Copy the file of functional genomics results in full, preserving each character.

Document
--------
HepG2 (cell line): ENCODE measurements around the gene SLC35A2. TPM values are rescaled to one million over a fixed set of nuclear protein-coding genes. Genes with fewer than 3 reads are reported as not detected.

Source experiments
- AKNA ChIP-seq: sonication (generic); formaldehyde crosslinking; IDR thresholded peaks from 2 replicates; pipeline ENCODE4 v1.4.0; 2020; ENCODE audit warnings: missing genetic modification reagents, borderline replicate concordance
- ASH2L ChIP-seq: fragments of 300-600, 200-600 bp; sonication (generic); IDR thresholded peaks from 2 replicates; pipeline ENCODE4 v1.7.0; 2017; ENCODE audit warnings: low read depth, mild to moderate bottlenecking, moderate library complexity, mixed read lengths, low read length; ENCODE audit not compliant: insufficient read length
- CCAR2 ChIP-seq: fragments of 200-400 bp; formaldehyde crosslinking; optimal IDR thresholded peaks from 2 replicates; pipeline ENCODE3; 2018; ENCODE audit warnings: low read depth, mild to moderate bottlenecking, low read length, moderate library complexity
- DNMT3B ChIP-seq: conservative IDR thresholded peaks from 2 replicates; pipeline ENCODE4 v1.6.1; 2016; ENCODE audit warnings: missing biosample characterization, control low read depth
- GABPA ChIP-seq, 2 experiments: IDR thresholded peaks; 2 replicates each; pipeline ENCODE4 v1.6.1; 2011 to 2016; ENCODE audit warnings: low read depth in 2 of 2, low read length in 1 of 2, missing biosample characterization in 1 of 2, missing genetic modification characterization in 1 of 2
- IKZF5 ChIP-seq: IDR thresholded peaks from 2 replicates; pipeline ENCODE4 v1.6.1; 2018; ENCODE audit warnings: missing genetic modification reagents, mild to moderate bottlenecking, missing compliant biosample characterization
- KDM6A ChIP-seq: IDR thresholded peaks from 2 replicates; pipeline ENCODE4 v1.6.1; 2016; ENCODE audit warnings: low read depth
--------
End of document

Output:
HepG2 (cell line): ENCODE measurements around the gene SLC35A2. TPM values are rescaled to one million over a fixed set of nuclear protein-coding genes. Genes with fewer than 3 reads are reported as not detected.

Source experiments
- AKNA ChIP-seq: sonication (generic); formaldehyde crosslinking; IDR thresholded peaks from 2 replicates; pipeline ENCODE4 v1.4.0; 2020; ENCODE audit warnings: missing genetic modification reagents, borderline replicate concordance
- ASH2L ChIP-seq: fragments of 300-600, 200-600 bp; sonication (generic); IDR thresholded peaks from 2 replicates; pipeline ENCODE4 v1.7.0; 2017; ENCODE audit warnings: low read depth, mild to moderate bottlenecking, moderate library complexity, mixed read lengths, low read length; ENCODE audit not compliant: insufficient read length
- CCAR2 ChIP-seq: fragments of 200-400 bp; formaldehyde crosslinking; optimal IDR thresholded peaks from 2 replicates; pipeline ENCODE3; 2018; ENCODE audit warnings: low read depth, mild to moderate bottlenecking, low read length, moderate library complexity
- DNMT3B ChIP-seq: conservative IDR thresholded peaks from 2 replicates; pipeline ENCODE4 v1.6.1; 2016; ENCODE audit warnings: missing biosample characterization, control low read depth
- GABPA ChIP-seq, 2 experiments: IDR thresholded peaks; 2 replicates each; pipeline ENCODE4 v1.6.1; 2011 to 2016; ENCODE audit warnings: low read depth in 2 of 2, low read length in 1 of 2, missing biosample characterization in 1 of 2, missing genetic modification characterization in 1 of 2
- IKZF5 ChIP-seq: IDR thresholded peaks from 2 replicates; pipeline ENCODE4 v1.6.1; 2018; ENCODE audit warnings: missing genetic modification reagents, mild to moderate bottlenecking, missing compliant biosample characterization
- KDM6A ChIP-seq: IDR thresholded peaks from 2 replicates; pipeline ENCODE4 v1.6.1; 2016; ENCODE audit warnings: low read depth